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Bey v. City of New York

June 28, 2007


The opinion of the court was delivered by: Ronald L. Ellis, United States Magistrate Judge



Plaintiffs, Oba Hassan Wat Bey, Edward Ebanks, Herbert L. Hinnant, Michael Nichols, Pedro Rivera Bey, Sr. and Hassan Abdullah (collectively, "plaintiffs"), brought suit against defendants, the City of New York, Rudolph Giuliani and Bernard B. Kerik (collectively, "defendants"), alleging various violations of their constitutional rights. On February 23, 2007, District Judge Lawrence M. McKenna referred the case to the undersigned for general pretrial supervision. Pending before this Court is defendants' motion for a protective order pursuant to Federal Rule of Civil Procedure 26(c) precluding the depositions of Rudolph Giuliani, former Mayor of New York City; Edward Kuriansky, former Commissioner of the New York City Department of Investigations ("DOI"); Michael Caruso, former Inspector General for the Department of Corrections (DOC); David Klopman, an employee of DOC; and Nicholas Kaiser, a former attorney for DOC.*fn1 For the reasons that follow, defendants' motion is GRANTED, in part, and DENIED, in part.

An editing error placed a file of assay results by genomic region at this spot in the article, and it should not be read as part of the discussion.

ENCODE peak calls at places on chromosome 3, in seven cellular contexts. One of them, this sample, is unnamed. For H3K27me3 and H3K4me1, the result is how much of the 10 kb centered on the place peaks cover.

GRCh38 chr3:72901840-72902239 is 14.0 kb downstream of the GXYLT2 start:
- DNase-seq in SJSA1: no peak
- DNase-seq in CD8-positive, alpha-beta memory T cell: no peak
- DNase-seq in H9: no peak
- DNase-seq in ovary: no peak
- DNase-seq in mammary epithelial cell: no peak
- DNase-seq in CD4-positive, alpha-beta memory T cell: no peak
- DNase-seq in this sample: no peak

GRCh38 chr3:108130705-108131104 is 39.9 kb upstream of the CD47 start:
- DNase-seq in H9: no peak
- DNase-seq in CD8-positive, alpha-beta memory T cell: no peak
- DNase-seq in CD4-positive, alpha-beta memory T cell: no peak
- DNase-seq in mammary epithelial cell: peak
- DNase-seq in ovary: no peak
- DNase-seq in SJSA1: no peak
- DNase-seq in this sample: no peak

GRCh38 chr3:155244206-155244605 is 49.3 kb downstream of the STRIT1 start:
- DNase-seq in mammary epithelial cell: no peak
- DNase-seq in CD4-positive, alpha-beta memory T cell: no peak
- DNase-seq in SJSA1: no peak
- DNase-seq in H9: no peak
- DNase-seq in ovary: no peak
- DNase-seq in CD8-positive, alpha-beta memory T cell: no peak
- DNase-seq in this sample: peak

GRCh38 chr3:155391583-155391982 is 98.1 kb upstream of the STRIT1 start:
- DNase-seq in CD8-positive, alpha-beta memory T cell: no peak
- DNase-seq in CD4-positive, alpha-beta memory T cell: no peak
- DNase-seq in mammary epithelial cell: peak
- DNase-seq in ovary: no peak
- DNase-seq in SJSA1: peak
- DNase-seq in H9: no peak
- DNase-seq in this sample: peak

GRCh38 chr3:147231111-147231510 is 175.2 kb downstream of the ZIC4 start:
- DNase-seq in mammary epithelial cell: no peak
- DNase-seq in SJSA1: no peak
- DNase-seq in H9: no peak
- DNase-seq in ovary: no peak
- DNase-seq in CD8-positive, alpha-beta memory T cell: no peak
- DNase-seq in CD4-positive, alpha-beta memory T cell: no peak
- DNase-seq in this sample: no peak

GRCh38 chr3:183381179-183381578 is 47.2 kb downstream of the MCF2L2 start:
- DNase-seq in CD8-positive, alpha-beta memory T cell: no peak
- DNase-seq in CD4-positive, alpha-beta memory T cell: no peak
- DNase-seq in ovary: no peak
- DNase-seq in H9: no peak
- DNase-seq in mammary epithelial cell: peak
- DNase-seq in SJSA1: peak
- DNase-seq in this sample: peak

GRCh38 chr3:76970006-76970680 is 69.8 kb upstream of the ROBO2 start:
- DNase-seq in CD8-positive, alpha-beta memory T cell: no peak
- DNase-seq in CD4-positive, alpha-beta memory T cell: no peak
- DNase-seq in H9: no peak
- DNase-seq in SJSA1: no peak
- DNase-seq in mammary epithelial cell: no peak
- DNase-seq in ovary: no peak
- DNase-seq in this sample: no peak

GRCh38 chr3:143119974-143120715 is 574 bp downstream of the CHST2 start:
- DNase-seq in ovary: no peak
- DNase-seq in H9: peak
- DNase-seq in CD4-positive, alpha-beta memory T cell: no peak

Plaintiffs allege that they were unlawfully discharged on the basis of their identification as Moorish Americans. Plaintiffs' Memorandum of Law in Opposition to Defendants' Motion for Protective Order for Edward Kuriansky, Rudolph Giuliani, Michael Caruso, Nicholas Kaiser and David Klopman ("Pl. Mem."), at 2. Plaintiffs claim that, in December 1997, Caruso, then Inspector General for DOC, suspended them from their jobs as DOC employees. Id. Plaintiffs were later placed on modified duty and, in March 1998, Caruso recommended that they be discharged. Id. Kaiser and Klopman drafted the charges brought against plaintiffs at their disciplinary hearing. Id. at 2-3. A hearing was held with an administrative law judge (ALJ) from the Office of Administrative Trials and Hearings, after which plaintiffs were fired. Id. at 3. Kaiser and Klopman represented DOC at the hearing. Defendants' Memorandum of Law in Support of Their Motion for a Protective Order ("Def. Mem."), at 3.